She grew familiar with other unhelpful phrases too: “The pain’s all in your head.” “Just take an aspirin.” “I really don’t know what I can do for you.” Even: “Black people can’t get psoriasis.”

Searching for answers as a woman of color in pain

“Somebody asked me a question not too long ago: do you think [it took so long for you to get diagnosed and effectively treated] because you’re a woman, or because you’re a woman and a Black woman?” Diane recalled. “At first I said, I don’t think that had anything to do with it; I grew up in an era where we didn’t think like we think now. But now that I actually think about it? Hell yeah!”

Thinking about growing up in the ’60s and ’70s as a woman of color, and others’ stories, Diane observed that women’s health care also “should be well ahead of where it is. Some doctors, they just don’t take women seriously at all. They really don’t listen, they say ‘it’s hormones’ or just ‘you’re making it up.’”

But she wasn’t making it up, and as her pain and fatigue levels rose, previously simple tasks became exhausting ordeals. Getting ready in the morning made her so tired she was ready for bed again, and when brain fog (a symptom of psoriatic arthritis) made her blank on a speech she gave every day at her job at a mortgage bank, she started working from home.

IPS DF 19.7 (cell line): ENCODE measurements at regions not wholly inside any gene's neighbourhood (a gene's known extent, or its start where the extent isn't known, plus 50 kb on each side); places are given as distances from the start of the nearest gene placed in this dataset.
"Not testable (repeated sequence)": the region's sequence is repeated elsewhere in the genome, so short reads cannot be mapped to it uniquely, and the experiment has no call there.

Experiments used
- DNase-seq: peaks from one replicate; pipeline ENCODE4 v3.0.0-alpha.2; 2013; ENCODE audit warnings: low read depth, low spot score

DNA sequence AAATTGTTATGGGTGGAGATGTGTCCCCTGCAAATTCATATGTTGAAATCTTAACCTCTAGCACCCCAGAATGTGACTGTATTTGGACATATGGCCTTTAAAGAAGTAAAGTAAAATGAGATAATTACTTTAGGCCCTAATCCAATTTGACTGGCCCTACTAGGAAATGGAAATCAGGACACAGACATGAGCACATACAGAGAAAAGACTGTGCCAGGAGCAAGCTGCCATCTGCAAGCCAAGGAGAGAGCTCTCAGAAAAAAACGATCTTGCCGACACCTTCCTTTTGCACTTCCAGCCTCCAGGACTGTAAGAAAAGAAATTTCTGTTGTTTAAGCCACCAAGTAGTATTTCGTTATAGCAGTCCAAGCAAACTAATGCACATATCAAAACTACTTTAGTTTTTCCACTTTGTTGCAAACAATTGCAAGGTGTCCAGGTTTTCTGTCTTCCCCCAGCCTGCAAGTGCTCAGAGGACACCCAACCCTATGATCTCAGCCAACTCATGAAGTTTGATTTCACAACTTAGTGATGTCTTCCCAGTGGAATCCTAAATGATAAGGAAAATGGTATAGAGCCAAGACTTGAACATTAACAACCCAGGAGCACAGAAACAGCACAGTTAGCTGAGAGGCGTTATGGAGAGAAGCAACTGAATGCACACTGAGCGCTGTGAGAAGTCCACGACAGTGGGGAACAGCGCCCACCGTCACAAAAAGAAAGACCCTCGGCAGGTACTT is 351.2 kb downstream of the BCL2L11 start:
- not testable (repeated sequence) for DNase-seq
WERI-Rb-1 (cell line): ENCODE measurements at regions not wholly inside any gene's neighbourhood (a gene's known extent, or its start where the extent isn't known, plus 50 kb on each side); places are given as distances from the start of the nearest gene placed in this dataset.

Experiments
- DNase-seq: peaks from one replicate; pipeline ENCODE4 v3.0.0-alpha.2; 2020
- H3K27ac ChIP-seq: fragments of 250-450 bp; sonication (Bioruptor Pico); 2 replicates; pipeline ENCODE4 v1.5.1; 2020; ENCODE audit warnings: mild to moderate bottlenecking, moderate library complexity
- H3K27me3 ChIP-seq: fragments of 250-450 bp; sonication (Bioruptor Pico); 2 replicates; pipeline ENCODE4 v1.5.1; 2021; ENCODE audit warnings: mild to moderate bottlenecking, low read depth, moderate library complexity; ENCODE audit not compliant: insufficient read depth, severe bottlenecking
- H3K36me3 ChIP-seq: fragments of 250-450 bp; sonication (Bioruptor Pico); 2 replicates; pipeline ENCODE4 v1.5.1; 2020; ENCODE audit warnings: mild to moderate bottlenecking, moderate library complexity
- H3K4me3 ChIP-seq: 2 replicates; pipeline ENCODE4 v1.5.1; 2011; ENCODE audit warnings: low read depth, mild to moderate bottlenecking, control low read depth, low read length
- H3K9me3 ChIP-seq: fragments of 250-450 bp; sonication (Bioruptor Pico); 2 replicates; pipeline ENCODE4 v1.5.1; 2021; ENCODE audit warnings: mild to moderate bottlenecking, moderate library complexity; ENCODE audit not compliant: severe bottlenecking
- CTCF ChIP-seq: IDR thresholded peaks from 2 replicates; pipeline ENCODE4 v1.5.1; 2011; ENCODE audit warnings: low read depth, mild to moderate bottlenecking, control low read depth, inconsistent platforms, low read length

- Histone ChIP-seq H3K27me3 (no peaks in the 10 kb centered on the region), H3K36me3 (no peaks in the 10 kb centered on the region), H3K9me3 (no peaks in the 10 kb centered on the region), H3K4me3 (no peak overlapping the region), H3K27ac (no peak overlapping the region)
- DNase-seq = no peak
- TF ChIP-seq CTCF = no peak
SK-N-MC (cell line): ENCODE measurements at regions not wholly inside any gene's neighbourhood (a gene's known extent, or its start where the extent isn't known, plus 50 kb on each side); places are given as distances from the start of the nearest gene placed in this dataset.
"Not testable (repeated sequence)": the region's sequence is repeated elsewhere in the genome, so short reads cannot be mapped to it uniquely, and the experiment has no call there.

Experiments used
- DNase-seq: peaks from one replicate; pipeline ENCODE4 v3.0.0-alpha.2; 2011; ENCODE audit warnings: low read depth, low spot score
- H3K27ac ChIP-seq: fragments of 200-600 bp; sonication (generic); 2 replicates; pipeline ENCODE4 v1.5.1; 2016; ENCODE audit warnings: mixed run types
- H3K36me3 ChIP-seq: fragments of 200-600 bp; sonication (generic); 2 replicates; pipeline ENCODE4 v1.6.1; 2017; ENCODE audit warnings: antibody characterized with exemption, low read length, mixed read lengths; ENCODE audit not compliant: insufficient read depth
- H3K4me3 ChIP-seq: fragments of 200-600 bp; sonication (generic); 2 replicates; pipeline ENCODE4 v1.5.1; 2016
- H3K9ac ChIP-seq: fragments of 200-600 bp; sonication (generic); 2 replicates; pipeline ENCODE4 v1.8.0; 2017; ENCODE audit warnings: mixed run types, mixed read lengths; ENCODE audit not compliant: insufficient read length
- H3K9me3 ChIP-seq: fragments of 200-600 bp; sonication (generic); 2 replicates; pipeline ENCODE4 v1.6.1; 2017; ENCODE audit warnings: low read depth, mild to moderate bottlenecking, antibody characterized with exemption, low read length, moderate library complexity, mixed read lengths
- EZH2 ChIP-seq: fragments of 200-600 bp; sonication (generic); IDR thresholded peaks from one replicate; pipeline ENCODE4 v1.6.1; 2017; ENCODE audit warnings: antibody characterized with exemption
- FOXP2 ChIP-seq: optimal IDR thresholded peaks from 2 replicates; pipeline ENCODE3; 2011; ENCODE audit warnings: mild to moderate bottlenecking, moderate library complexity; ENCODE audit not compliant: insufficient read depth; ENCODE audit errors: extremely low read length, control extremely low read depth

Her social life also suffered; here, too, she heard “you’re making things up” and “just get over it,” and had to deal with people’s ignorant or snap judgments upon seeing her skin. Though she kept smiling, inside, she was dealing with depression.

Reaching out at her lowest moment

Things got worse before they got better. A sudden change in medication triggered a rare, painful, and dangerous condition called erythrodermic psoriasis: her dark skin turned fiery red and sloughed off in sheets, and her whole body shook. Even after a trip to the emergency room and strong immunosuppressant medication, she wasn’t sure she was going to live through the experience.

So she told her story online, and asked for help. Someone from the National Psoriasis Foundation saw it and invited her to that initial, important event.

“That conference changed my whole way I thought about psoriasis,” said Diane. “It changed my whole mindset, my outlook about life, period!”

Diane, who lives in Waldorf, Maryland, decided to use her newfound voice to lead a support group for other people feeling isolated by psoriasis. She ran an ad in a local paper, and over the next 10 years saw the group grow to over 150 members in the greater Washington, D.C., area.

Love in the time of psoriasis